While Sweden is responsible for some irritating pop acts, such as ABBA, Roxette and Ace of Base, it is also the home country of some great classical ensembles. This weekend, the Swedish Radio Choir joins up with the Swedish Radio Symphony Orchestra and the Eric Ericson Chamber Choir in two unforgettable performances.

Paul Wong
The Swedish Radio Symphony Orchestra and Choir look like they could try out for Fox”s next version of “”Temptation Island.””<br><br>Courtesy of UMS

One of Europe”s oldest radio choirs, the 33-person Swedish Radio Choir has become one of the world”s leading vocal ensembles. The Choir was originally led by Eric Ericson back in 1952, and since then has earned a reputation for versatile repertoire. Performing works from Renaissance madrigals to modern Swedish works, they have earned a number of awards, including the Midem Prize for their recording of Schnittke”s “Psalms of Repentance.”

In Friday”s performance, the choir will team with the Swedish Radio Symphony Orchestra, under the baton of conductor Manfred Honeck. Honeck, who has previously traveled to Ann Arbor with the Vienna Philharmonic Orchestra, made his conducting debut in 1994 at the Salzburg Mozart Festival. Traveling all over the world, Honeck finds that American orchestras are equally as prolific as their European counterparts.

“The musicians here are really at the highest level of education,” Honeck said. “It”s fantastic to see how they follow the conductor.”

Four talented opera singersRussian soprano Marina Mescheriakova, mezzo-soprano Nadja Michael, tenor Marco Berti and bass-baritone John Relyea, will accompany the two ensembles in a powerful rendition of Verdi”s “Manzoni” Requiem. The piece will be performed in honor of the 100th anniversary of Verdi”s death, and carries a special significance to conductor Honeck. In trying to decipher the meaning of Requiem”s words, he sent a letter to the Vatican about the meaning of the Latin and had it appraised.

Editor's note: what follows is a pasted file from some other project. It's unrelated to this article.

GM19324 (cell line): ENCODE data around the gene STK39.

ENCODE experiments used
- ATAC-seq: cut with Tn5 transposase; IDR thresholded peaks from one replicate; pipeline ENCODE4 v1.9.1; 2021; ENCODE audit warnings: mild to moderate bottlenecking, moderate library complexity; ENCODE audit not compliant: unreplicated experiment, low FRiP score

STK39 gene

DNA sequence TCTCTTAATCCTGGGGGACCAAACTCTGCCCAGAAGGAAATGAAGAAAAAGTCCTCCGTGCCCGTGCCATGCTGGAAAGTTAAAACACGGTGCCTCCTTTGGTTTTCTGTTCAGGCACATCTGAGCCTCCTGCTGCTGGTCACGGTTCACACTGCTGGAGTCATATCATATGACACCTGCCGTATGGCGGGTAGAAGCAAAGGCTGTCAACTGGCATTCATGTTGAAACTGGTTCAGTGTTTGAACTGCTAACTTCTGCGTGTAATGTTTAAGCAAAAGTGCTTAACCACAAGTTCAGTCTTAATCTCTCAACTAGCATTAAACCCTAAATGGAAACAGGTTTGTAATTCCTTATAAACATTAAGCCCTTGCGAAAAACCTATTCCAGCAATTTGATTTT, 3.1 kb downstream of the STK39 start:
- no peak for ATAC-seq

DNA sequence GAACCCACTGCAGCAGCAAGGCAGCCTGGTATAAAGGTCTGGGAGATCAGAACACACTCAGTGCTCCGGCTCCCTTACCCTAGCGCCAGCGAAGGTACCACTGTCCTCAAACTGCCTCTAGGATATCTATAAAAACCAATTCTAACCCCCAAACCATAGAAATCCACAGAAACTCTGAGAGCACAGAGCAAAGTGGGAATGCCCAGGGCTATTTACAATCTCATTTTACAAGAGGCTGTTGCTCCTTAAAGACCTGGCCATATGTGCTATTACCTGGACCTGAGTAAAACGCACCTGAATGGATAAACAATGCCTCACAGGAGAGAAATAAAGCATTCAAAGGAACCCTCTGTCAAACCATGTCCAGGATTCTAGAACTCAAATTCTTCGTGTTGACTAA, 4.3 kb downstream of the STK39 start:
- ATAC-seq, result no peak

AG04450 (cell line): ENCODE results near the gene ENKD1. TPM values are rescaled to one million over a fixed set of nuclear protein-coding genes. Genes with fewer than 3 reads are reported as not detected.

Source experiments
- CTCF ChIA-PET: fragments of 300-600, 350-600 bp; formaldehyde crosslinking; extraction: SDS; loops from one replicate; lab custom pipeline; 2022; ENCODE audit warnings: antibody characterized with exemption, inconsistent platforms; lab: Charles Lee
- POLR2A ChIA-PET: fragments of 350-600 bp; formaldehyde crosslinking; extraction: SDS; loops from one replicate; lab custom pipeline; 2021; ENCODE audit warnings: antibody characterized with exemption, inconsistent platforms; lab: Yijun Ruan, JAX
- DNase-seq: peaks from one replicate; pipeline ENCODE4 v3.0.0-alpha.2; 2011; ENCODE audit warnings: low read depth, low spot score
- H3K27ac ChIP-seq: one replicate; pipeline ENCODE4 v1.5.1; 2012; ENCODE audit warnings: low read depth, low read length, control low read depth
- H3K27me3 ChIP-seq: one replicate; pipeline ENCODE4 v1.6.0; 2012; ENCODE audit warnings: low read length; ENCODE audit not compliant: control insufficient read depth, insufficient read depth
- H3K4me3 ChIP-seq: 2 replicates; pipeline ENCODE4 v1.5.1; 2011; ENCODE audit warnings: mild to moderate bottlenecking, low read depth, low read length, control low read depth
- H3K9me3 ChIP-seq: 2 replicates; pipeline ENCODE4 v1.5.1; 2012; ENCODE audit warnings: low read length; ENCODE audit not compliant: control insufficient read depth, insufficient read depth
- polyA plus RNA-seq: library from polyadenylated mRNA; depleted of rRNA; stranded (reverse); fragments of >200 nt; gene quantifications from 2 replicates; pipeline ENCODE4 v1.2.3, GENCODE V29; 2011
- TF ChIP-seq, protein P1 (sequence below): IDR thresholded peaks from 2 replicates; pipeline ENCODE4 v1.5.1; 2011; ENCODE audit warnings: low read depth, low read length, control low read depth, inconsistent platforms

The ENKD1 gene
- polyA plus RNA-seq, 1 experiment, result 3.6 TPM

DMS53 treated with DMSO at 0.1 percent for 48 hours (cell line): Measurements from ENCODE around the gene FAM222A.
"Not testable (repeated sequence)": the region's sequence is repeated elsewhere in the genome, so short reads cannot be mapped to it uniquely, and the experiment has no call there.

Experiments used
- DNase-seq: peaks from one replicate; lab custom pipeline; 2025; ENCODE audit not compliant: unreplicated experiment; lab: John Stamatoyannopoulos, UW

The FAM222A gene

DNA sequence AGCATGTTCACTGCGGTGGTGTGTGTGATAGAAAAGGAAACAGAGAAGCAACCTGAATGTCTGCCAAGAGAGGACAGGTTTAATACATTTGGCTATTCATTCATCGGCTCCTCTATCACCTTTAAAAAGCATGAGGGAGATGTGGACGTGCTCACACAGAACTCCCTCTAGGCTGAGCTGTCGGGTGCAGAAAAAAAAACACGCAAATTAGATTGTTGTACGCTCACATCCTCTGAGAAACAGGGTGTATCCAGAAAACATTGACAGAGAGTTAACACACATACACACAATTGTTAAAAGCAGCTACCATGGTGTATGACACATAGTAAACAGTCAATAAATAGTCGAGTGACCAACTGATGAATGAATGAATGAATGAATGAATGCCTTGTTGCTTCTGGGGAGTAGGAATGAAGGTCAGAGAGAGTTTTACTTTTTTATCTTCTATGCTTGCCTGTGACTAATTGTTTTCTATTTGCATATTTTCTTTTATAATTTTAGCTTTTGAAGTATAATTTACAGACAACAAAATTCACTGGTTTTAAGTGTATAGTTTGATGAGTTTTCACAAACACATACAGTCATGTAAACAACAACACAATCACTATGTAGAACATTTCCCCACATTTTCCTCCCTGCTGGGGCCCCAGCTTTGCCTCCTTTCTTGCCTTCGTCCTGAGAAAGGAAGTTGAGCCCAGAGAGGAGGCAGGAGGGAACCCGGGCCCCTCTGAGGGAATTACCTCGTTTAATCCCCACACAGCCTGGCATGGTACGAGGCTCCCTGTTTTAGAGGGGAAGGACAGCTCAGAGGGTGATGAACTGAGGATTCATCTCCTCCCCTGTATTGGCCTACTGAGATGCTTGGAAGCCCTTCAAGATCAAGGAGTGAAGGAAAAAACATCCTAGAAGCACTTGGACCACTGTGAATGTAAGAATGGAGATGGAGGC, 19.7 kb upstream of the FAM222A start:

“In every word, there”s something behind,” Honeck said. “It has a stone-like sound, and its fantastic because you have lighter strings but it must be cold. And I understand now much more what Verdi meant.”

On Saturday, the Swedish Radio Choir will accompany the Eric Ericson Chamber Choir, with a program that includes works of Ligeti, Lidholm, and Richard Strauss. Eighty-two-year-old founder Ericson is making a rare return to the stage from retirement with this performance.

Ericson, considered the world master in the field of choir conducting, founded the group in 1945 under the name of the Stockholm Chamber Choir. Consistently on the cutting-edge of a cappella singing, the EECC has toured extensively in Europe and Canada, and has been the recipient of prestigious awards, including the Edison prize. Together with the Swedish Radio Choir, they have made several recordings with the Berlin Philharmonic Orchestra, including Beethoven”s “Missa Solemnis” and Verdi”s “Quattro Pezzi Sacri.”

An important figure in Friday”s concert, Honeck is excited to be involved in an all-star performance. Honeck said that the most rewarding aspect of conducting is “the possibility to use all the colors of the orchestra with my own expression it always makes me happy to see that the music gets so alive.”

This weekend, Ann Arbor will also be alive, resonating with the enchanting sounds of Sweden”s foremost musical groups.

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